Rabius v. Brandon, No. WD 67890.

CourtCourt of Appeal of Missouri (US)
Writing for the CourtAlok Ahuja
Citation257 S.W.3d 641
Decision Date01 July 2008
Docket NumberNo. WD 67890.,No. WD 67921.
PartiesM. William RABIUS, Appellant-Respondent, v. Larry BRANDON and Cheryl Brandon, Respondent-Appellants.
257 S.W.3d 641
M. William RABIUS, Appellant-Respondent,
v.
Larry BRANDON and Cheryl Brandon, Respondent-Appellants.
No. WD 67890.
No. WD 67921.
Missouri Court of Appeals, Western District.
July 1, 2008.

[257 S.W.3d 642]

Mark D. Murphy, Overland Park, KS, for appellant-respondent.

Danne W. Webb, Kansas City, MO, for respondent-appellants.

Before VICTOR C. HOWARD, C.J., JAMES E. WELSH, and ALOK AHUJA, JJ.

ALOK AHUJA, Judge.


M. William ("Bill") Rabius appeals the trial court's judgment against him on Count II of his Petition, which alleged that Larry and Cheryl Brandon breached a settlement agreement contract. The trial court found that Mr. Rabius could not recover on this claim because it was based on an assignment that was insufficiently specific to transfer to him any legal rights of his former spouse under the Settlement Agreement. Because we find that the trial court erred in its interpretation of the assignment, we reverse and remand for further proceedings.

257 S.W.3d 643
I. Factual Background

In 1990, Sterling Homes, Inc. was in the business of developing residential housing. Bill Rabius and Larry Brandon were the only shareholders of Sterling, but both of their wives, Sharon Rabius and Cheryl Brandon, were an integral part of Sterling's business.

After building a number of homes, the members of Sterling decided to terminate the business. Accordingly, Bill and Sharon Rabius, along with Larry and Cheryl Brandon, entered into a Settlement Agreement on September 1, 1990, to govern the termination of Sterling's business affairs. Among other things, the Settlement Agreement deeded to Sharon Rabius three completed residential units and their corresponding debt, in order for her to sell these units. The Settlement Agreement specified how the sale proceeds should be allocated, including paying various debts, costs, expenses, interest and fees. The Settlement Agreement provided in Paragraph Seven that the Brandons would be liable for, among other things, one half of certain expenses Bill or Sharon Rabius incurred in winding up Sterling's affairs. In addition, under the Settlement Agreement the Brandons executed and delivered to Sharon Rabius an interest-bearing Promissory Note in the amount of $6,000.00.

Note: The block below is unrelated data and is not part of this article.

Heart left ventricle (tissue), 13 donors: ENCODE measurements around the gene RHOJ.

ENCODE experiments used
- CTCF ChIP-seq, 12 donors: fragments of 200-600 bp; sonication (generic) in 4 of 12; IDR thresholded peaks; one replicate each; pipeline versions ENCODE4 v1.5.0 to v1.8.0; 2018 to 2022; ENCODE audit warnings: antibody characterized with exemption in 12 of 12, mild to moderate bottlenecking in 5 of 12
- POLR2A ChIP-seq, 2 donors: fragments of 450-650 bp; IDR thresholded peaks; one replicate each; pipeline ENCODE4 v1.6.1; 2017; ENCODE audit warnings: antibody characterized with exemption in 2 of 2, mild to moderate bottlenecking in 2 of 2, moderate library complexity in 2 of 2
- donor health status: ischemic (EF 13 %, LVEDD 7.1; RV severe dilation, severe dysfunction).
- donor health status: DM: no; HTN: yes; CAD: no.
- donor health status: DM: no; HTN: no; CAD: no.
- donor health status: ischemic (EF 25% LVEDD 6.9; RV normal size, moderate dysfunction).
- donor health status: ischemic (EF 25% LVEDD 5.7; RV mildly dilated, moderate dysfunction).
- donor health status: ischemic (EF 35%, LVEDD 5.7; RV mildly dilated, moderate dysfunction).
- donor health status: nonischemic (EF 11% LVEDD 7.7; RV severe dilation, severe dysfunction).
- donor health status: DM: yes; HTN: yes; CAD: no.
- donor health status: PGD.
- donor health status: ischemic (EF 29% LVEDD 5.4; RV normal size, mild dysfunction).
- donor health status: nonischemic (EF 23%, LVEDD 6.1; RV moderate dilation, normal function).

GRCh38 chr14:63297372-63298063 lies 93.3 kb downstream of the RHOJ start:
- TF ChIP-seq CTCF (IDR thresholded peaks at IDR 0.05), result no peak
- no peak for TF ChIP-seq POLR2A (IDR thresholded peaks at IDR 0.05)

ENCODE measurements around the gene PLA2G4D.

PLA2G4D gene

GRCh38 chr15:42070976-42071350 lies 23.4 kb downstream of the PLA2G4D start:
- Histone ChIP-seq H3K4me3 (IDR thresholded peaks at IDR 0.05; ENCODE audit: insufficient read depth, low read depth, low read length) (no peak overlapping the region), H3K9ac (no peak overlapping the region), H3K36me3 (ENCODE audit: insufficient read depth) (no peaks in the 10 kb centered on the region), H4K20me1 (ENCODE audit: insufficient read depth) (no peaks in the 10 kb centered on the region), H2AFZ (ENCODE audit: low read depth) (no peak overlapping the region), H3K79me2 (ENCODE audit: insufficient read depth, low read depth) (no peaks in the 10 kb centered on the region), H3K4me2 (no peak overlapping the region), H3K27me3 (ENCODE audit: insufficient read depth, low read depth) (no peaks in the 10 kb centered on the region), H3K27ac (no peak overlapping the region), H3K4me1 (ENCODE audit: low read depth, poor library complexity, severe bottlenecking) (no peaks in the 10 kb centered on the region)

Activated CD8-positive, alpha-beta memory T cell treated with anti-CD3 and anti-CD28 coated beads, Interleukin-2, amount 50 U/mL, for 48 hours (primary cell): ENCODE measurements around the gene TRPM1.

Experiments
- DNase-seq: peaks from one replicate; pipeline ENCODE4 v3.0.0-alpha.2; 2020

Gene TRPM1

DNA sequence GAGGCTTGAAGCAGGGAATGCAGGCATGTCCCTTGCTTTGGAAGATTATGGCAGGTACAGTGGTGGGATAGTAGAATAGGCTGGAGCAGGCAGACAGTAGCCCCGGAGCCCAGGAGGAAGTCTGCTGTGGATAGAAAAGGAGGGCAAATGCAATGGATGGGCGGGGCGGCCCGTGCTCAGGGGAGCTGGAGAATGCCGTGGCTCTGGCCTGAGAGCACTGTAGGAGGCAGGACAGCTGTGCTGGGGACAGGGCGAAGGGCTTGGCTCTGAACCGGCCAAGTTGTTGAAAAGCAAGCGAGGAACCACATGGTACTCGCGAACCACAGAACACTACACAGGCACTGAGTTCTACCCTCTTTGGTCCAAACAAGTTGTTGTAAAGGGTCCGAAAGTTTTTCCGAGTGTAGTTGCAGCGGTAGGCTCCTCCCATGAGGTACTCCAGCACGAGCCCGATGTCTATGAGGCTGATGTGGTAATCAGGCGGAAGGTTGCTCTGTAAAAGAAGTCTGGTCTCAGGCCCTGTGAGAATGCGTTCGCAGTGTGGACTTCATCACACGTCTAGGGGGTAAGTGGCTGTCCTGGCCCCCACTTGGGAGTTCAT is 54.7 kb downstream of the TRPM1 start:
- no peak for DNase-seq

The Rabiuses apparently incurred substantial expenses subject to Paragraph Seven which could not be recouped from the sale of the Units.1

In 1993, Bill and Sharon Rabius divorced. In dividing their assets, Sharon Rabius executed a written Assignment to Bill Rabius on December 15, 1993. The Assignment stated that Sharon Rabius assigned (1) "any and all of the right, title and interest I have in and to" the September 1, 1990 Promissory Note, and (2) "all of the right, title and interest I have in and to a receivable from Larry and Cheryl Brandon created in a 9/1/90 Agreement between them, myself and M. William Rabius."